The 14 Food Allergens

 If your child suffers from an allergy or intolerance to any of the 14 allergens listed below, or is allergic to any product eg plasters, wasp/bee stings, please contact the school office directly. If you have already made school aware of any problems, please confirm there is still an issue via email to: 

The Food Information Regulation came into force in December 2014 and requires food providers, including schools, to provide information about the 14 major allergens ingredients used in any food provided. These need to be identified when they are used as an ingredient in a food. Here are the allergens and some examples of where they are found.

What is a food allergy?

A food allergy is a rapid and potentially serious response to a food by your immune system. It can trigger classic allergy symptoms such as a rash, wheezing and itching.

The most common food allergies among adults are to fish and shellfish and nuts, including peanuts, walnuts, hazelnuts and Brazil nuts. Children often have allergies to milk and eggs as well as to peanuts, other nuts and fish.


What is an intolerance?

Food intolerances are more common than food allergies. The symptoms of food intolerance tend to appear more slowly, often many hours after eating the problem food. Typical symptoms include bloating and stomach cramps. It's possible to be intolerant of several different foods, which can make it difficult to identify which foods are causing the problem.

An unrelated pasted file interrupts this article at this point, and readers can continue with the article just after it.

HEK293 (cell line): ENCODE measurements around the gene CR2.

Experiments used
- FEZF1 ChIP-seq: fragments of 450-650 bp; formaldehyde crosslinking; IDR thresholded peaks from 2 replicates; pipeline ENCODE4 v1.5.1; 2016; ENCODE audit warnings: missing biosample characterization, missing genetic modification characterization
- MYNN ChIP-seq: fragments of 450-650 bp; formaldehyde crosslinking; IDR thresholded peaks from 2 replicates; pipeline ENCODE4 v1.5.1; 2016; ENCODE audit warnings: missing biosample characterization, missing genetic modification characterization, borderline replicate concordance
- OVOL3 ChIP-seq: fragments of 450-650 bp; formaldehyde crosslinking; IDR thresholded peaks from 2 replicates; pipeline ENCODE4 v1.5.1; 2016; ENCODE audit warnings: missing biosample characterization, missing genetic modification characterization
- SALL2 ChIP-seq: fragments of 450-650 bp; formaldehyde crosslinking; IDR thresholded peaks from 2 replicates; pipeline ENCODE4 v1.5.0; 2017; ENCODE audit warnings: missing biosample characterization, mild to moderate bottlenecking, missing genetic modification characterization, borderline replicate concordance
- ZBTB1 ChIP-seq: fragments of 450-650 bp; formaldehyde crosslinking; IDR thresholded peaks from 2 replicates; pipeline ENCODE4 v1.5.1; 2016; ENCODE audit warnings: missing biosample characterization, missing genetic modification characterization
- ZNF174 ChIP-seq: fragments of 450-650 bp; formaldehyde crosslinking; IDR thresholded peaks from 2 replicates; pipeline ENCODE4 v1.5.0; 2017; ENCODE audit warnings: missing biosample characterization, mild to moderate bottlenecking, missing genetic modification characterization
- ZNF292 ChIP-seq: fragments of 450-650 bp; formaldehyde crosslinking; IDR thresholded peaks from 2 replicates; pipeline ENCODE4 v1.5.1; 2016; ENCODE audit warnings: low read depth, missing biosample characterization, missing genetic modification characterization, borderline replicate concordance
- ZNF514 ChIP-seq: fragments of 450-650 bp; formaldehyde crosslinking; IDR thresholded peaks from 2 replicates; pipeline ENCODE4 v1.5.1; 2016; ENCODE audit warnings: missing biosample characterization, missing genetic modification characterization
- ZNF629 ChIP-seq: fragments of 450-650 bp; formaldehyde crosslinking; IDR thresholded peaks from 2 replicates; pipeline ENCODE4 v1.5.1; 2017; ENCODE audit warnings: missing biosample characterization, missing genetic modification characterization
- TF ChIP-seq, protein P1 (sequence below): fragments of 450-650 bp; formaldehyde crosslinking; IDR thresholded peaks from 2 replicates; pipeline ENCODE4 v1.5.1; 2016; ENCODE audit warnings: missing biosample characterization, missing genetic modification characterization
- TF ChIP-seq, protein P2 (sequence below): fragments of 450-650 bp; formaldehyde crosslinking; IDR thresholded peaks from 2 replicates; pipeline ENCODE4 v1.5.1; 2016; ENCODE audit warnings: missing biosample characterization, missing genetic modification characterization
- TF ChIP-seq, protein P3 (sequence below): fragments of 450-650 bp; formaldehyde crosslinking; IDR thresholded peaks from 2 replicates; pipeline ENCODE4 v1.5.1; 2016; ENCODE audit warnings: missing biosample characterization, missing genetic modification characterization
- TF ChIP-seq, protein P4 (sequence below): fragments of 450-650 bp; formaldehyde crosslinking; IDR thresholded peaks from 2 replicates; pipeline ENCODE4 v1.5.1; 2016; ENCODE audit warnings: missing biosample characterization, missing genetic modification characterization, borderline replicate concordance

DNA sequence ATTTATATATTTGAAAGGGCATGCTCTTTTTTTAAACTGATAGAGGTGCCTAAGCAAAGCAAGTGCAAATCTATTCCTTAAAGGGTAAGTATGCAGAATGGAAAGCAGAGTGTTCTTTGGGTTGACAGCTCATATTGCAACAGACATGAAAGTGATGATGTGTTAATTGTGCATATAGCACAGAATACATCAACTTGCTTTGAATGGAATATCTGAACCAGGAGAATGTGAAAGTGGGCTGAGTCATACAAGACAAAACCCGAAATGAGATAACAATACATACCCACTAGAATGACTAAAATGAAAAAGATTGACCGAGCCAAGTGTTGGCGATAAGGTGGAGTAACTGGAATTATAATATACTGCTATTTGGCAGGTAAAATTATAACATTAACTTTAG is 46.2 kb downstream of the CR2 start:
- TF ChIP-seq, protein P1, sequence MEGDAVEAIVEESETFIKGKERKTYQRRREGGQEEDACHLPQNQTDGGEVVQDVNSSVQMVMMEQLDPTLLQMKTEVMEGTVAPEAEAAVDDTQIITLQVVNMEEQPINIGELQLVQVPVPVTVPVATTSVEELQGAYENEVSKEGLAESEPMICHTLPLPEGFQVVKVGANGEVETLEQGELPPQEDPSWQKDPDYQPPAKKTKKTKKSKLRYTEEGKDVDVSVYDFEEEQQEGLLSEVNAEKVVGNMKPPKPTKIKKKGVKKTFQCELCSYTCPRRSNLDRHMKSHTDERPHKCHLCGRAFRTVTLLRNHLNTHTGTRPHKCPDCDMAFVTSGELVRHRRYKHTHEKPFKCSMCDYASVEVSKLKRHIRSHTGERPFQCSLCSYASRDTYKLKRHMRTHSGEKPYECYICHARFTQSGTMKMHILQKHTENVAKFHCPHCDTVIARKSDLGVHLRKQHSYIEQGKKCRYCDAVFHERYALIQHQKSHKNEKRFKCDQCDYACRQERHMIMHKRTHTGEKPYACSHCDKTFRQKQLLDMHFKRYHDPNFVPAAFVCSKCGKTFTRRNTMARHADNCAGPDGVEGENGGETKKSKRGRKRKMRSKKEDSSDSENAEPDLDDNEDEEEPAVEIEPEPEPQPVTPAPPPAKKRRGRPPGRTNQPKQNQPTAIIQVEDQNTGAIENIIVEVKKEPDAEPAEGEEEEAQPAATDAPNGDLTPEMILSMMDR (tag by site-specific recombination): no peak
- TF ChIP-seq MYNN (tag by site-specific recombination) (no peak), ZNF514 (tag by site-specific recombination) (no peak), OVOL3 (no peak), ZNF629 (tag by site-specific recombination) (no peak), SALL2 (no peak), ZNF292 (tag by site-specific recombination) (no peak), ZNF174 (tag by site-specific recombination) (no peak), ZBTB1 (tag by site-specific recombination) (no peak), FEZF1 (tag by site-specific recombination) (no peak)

Food intolerances can also be difficult to tell apart from other digestive disorders that produce similar symptoms, such as inflammatory bowel disease, gastrointestinal obstructions or irritable bowel syndrome (IBS).


What can trigger an allergic reaction to food?

An allergic reaction can be produced by a tiny amount of a food ingredient that a person is sensitive to (for example a teaspoon of milk powder, a fragment of peanut or just one or two sesame seeds). Symptoms of an allergic reaction can range from mild symptoms, such as itching around the mouth and rashes, and can progress to more severe symptoms such as vomiting, diarrhoea, wheezing and, on occasion, anaphylaxis (shock). 


Is there a cure for food allergies?

There is no cure for food allergies. The only way to manage the condition is to avoid the foods that make you ill. This can be achieved by checking ingredients details on labels of pre-packed foods and being provided allergen information for non-prepacked foods which is why it is very important that food businesses provide clear and accurate information about allergenic ingredients in their products.